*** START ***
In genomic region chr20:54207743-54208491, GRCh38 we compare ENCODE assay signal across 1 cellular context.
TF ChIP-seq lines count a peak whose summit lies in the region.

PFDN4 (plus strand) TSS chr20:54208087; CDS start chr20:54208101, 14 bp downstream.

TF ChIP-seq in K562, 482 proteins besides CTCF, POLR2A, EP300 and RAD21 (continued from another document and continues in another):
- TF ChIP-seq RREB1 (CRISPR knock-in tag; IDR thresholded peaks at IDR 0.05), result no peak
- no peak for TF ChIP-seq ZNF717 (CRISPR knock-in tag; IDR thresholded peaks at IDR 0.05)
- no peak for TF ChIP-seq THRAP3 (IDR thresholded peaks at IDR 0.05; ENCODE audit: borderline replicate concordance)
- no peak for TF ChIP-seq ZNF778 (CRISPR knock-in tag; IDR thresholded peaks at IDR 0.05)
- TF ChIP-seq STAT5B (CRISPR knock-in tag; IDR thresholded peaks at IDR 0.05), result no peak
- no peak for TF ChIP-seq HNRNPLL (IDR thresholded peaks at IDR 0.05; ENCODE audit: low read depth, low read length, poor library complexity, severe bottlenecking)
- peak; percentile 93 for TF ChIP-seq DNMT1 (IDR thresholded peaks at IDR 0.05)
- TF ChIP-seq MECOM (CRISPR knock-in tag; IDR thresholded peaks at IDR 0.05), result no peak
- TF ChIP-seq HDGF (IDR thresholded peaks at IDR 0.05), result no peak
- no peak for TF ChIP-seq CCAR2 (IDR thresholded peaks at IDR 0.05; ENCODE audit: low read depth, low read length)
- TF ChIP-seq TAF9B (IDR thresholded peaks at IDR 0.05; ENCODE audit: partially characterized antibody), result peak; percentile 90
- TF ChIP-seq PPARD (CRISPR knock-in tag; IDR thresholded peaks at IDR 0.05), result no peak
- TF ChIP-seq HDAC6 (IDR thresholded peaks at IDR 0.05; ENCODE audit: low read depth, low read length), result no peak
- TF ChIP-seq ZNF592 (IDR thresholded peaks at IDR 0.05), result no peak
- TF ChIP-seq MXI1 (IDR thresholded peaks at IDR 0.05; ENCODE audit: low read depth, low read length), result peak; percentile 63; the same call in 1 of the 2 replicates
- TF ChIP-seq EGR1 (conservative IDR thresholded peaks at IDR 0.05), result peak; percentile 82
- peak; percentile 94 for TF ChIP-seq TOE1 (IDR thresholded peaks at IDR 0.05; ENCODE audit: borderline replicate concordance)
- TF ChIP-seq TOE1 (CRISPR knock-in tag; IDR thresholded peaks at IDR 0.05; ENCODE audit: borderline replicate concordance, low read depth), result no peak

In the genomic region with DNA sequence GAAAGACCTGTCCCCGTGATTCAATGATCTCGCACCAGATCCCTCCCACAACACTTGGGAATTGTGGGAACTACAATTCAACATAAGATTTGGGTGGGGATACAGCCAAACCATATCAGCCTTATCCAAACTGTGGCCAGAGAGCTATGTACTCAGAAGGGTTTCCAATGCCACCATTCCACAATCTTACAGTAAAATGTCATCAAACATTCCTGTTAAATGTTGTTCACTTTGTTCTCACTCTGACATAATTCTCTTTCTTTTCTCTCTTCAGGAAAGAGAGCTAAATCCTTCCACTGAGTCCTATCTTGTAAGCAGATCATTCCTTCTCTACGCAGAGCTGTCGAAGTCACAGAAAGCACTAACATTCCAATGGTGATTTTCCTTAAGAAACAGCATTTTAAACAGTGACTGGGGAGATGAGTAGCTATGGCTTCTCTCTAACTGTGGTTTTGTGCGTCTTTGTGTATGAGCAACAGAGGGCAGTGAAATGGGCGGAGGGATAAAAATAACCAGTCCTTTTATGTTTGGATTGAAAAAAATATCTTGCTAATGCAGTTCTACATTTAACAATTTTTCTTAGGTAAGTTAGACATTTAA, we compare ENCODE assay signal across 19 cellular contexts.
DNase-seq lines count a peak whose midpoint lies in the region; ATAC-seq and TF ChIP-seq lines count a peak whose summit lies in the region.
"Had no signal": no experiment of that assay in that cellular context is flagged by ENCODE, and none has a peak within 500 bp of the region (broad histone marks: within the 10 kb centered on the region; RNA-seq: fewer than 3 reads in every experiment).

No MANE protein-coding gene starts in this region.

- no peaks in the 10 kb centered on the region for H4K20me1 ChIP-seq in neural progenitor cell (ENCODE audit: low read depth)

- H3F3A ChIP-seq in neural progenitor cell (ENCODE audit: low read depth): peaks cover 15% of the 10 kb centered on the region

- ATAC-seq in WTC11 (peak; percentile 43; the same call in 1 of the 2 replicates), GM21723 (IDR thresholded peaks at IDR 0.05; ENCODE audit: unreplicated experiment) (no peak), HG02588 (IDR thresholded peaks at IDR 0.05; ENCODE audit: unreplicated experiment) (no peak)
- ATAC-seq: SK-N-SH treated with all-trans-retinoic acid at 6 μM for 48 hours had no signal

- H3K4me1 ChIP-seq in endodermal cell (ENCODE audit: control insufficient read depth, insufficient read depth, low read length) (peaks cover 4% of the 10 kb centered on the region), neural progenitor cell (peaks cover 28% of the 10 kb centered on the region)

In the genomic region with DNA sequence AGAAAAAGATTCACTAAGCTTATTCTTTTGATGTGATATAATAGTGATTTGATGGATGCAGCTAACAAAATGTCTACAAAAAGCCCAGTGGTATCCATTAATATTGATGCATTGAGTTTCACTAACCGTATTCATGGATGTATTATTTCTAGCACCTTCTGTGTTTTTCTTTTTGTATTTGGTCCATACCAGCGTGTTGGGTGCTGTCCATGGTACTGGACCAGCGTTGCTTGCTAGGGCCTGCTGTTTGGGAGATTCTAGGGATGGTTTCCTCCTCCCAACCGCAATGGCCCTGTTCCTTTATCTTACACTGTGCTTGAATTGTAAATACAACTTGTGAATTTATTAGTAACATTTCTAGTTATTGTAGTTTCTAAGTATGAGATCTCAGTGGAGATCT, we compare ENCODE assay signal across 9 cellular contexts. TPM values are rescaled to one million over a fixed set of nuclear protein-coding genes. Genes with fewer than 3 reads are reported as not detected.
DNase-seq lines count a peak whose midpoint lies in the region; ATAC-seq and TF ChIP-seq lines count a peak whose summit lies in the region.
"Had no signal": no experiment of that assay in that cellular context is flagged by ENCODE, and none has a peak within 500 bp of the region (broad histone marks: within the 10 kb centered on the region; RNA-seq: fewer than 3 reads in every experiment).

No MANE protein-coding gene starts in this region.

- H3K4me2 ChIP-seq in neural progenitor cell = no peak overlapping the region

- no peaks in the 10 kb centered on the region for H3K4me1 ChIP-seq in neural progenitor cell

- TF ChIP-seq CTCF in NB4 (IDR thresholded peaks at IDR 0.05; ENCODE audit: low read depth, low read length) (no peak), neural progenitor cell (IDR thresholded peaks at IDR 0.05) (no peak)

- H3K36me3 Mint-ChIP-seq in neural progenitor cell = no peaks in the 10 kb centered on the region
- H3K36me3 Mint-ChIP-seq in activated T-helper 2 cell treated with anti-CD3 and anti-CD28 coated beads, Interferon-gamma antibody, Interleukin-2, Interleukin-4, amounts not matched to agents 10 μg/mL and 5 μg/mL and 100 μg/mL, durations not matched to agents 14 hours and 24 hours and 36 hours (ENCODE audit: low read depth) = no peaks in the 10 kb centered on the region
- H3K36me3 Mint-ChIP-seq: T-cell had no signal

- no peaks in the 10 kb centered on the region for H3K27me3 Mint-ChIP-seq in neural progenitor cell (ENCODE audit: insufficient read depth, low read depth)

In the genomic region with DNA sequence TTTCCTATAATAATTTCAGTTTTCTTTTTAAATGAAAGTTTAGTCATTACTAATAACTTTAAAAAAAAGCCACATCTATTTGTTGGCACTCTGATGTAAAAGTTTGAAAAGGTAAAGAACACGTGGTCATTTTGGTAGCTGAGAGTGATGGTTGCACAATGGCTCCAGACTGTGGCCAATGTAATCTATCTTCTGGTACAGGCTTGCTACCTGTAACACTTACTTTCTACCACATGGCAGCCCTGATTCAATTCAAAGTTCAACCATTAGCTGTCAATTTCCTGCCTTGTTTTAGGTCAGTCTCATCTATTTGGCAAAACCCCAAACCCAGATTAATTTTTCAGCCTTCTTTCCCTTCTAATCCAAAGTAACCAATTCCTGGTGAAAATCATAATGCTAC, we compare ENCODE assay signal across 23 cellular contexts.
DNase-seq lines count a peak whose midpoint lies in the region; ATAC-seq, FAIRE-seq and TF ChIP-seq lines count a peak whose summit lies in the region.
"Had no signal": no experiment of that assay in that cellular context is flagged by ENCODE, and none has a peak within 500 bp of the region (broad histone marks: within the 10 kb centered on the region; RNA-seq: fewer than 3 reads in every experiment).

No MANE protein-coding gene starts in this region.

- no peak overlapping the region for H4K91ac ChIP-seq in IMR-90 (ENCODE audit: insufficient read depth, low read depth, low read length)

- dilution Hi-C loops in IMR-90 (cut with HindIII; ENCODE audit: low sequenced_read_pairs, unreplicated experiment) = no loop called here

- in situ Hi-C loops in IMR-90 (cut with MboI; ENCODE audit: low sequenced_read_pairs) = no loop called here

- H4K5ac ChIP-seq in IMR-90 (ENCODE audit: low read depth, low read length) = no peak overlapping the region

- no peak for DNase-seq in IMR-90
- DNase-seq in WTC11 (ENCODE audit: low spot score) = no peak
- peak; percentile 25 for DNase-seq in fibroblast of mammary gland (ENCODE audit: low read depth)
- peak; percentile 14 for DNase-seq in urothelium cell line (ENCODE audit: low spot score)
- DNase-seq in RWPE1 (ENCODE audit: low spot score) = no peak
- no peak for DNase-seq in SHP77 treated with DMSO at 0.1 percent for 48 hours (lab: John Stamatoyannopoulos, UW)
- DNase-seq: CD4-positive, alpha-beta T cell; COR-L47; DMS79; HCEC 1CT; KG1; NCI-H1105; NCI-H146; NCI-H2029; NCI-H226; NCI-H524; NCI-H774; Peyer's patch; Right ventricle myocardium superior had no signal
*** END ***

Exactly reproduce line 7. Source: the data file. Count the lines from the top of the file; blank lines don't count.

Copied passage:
- no peak for TF ChIP-seq THRAP3 (IDR thresholded peaks at IDR 0.05; ENCODE audit: borderline replicate concordance)